Honoré Office Products, Dallas, Texas

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In 1996, Bruce Honoré tried to cash his paycheck, but it bounced. He went to the office products company where he worked and found the door locked. The company had gone under. So, with just a 30×60 folding table, an old computer and a carbon-copy printer, he set to work and started his own company.

Bruce would drop off his wife, Brenda, at work and their children—including current Honoré CEO Barry—at school. Then, he would take the seats out of the van, fill it with office supplies and make deliveries. The business grew enough to require a storage unit and, a few years later, an office. Brenda quit her job to help with the family business full time.

Yet it wasn’t until Bruce signed his first contract with the Dallas Independent School District (DISD), one of the 15 largest school districts nationwide, that the business really took off. Today, Honoré still has the DISD contract and other lucrative school accounts.

“We sell a ton of furniture in the education sector,” says Barry, who worked for the company during summers and joined after college when sports politics drove him out of basketball. “In 2020, we were named the top independent furniture dealer by S.P. Richards. We were in the top five in 2021 and headed for the top for 2022 as well.”

Switching gears

Honoré had dabbled in janitorial supplies pre-pandemic; but when COVID-19 hit, Barry knew it was time to expand.

“The week before the shutdown, we were on vacation,” he recalls. “We heard people talking about a shutdown and I knew if that happened, most of our business would be gone. When we got home, I started ordering janitorial products. We ordered huge shipments of disinfectant and wipes. We paid cash for Kleenex and paper towels so we could get them. We ordered truckload after truckload of personal protective equipment and thermometers, and thousands and thousands of batteries, since the thermometers didn’t come with them. We had our best year ever during the pandemic.”


Contracts versus Amazon

One of the advantages of contracts, such as with DISD, is that district employees can’t buy contracted supplies from other sources. This—and being the only local minority-owned office products company in the area—helps stave off competition from Amazon. However, Honoré is not entirely immune to its threat.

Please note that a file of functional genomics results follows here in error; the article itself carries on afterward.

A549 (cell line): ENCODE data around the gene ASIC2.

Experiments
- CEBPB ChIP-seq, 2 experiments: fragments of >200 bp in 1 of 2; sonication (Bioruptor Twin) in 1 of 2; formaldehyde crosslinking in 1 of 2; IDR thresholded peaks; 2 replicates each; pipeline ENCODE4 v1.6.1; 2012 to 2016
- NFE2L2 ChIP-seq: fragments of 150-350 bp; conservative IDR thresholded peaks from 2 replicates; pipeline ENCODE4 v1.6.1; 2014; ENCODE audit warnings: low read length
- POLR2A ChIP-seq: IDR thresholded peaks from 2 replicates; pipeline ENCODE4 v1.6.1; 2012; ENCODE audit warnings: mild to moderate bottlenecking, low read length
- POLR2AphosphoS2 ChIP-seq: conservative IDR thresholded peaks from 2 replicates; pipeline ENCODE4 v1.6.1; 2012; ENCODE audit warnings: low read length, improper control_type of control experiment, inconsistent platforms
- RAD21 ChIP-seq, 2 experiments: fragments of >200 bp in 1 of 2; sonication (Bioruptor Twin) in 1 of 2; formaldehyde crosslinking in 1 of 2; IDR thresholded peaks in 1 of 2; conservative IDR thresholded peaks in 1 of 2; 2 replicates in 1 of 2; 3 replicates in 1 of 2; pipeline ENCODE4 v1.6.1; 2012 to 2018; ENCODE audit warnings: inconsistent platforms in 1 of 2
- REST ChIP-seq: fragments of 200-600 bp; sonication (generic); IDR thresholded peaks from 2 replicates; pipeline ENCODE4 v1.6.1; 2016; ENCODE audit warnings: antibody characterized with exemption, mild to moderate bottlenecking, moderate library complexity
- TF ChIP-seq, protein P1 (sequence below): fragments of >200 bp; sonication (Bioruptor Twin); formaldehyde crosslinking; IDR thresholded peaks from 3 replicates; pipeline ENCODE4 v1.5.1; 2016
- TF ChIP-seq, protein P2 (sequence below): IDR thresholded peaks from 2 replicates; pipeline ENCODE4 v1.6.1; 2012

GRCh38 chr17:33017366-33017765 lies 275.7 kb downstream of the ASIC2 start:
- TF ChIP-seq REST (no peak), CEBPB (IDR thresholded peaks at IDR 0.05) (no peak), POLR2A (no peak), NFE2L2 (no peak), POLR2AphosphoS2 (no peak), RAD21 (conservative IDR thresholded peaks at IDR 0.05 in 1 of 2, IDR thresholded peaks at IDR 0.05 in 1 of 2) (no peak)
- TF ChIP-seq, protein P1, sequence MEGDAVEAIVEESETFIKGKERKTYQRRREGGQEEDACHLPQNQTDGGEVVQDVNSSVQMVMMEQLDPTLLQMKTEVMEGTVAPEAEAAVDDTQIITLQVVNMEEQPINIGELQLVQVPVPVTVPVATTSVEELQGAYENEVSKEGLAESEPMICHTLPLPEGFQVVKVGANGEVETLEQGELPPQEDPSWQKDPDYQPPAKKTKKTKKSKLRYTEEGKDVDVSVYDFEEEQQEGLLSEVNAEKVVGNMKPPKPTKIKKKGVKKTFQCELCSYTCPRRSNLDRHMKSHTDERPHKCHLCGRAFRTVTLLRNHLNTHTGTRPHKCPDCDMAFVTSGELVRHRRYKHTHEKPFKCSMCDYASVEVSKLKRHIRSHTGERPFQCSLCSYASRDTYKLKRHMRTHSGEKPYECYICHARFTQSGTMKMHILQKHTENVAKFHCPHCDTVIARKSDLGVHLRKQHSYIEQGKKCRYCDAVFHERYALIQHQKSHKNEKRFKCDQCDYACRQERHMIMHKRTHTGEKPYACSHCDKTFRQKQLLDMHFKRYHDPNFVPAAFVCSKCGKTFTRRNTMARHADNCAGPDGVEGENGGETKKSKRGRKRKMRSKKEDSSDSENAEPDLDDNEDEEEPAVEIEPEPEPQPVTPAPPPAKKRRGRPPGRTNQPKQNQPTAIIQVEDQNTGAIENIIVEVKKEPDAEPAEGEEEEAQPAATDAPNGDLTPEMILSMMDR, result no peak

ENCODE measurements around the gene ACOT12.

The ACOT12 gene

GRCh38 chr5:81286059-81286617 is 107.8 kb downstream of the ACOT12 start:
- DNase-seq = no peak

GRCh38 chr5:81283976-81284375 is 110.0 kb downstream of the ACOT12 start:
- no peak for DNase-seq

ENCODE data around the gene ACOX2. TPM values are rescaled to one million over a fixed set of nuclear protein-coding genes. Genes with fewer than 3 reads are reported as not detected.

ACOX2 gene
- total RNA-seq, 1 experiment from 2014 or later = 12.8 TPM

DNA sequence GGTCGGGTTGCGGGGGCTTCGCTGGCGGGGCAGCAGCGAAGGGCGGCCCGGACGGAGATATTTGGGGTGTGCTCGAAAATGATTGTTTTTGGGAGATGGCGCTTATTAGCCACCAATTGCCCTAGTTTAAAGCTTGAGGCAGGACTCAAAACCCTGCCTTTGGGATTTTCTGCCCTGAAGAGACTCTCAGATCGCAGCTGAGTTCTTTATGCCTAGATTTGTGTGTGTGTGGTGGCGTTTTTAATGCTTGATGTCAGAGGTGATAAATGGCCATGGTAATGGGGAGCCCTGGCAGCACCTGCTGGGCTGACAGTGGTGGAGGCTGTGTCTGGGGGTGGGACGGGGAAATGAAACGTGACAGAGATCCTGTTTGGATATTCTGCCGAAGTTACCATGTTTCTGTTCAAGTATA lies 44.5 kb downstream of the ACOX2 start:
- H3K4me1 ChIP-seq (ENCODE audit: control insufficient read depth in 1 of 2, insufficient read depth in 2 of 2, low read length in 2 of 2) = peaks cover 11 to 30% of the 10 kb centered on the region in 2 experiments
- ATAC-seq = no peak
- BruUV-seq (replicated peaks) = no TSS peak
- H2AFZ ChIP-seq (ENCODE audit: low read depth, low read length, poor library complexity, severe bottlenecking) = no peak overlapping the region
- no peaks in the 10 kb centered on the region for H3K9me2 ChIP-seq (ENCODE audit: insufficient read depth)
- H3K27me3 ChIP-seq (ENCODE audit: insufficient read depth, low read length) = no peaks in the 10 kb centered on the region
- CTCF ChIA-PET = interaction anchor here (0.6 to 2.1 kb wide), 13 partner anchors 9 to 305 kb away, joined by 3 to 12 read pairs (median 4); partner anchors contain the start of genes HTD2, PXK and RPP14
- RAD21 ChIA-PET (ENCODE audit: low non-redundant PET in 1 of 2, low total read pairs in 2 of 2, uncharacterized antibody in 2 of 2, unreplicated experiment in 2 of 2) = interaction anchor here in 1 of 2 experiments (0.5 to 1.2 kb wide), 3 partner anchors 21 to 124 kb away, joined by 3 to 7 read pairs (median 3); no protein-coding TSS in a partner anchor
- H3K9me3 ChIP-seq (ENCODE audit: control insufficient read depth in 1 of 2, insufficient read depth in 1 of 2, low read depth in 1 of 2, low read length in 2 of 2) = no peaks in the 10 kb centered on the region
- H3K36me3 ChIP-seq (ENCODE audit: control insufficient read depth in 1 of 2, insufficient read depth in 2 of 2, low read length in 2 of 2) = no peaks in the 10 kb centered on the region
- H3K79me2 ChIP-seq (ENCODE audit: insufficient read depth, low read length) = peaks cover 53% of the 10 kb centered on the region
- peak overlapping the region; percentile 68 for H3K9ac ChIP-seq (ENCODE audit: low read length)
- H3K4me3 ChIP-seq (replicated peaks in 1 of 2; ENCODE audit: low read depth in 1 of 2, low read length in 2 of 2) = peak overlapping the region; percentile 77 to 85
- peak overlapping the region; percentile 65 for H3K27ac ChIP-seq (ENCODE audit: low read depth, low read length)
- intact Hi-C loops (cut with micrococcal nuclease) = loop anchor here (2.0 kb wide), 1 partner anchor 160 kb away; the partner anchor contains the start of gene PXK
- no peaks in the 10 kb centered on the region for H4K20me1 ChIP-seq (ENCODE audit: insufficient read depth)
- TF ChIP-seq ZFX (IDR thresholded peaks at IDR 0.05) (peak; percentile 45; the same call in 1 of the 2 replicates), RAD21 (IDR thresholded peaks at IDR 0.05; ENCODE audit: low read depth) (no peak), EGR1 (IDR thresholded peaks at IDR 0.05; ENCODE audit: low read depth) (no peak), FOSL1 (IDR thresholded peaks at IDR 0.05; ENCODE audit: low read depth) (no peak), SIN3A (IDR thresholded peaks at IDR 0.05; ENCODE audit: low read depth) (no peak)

“Teachers will go to Amazon and send us a screenshot of items they say are cheaper,” says Barry. “That’s when we have to have the candid conversation. Amazon is not always the cheapest; and since we are resellers, we are not always the cheapest. We’re also not the most expensive. But it’s not our pricing that helps us grow our business. It’s our customer service. We all sell the same products, maybe for a nickel above or below. But our customers can pick up the phone and call my sister or me, and they will have those 20 binders, markers, etc., the next day. We are also transparent. If we don’t have something, we tell them rather than stringing them along. Our customers are state and local governments. They aren’t spending their personal money, so what they care about is service.”

Often Honoré helps these customers curb their spending. “The government gets a lot of state and federal funding, and we all pay taxes,” Barry says. “I look at how the money is being spent because it’s coming out of my tax dollars. These customers don’t need to overspend. They don’t need the most expensive desks. They need the best bang for their buck.”

And what does Barry believe other dealers looking to stay in business need? “To be able to adapt to customers’ needs and build relationships,” he says. “All my customers know Barry!”


Company name: Honoré Office Products

Headquarters: Dallas, Texas

Top management: Barry Honoré, owner and CEO; Clarissa Honoré, office manager

Main wholesaler: S.P. Richards

Number of employees: 8

Annual sales: $6 million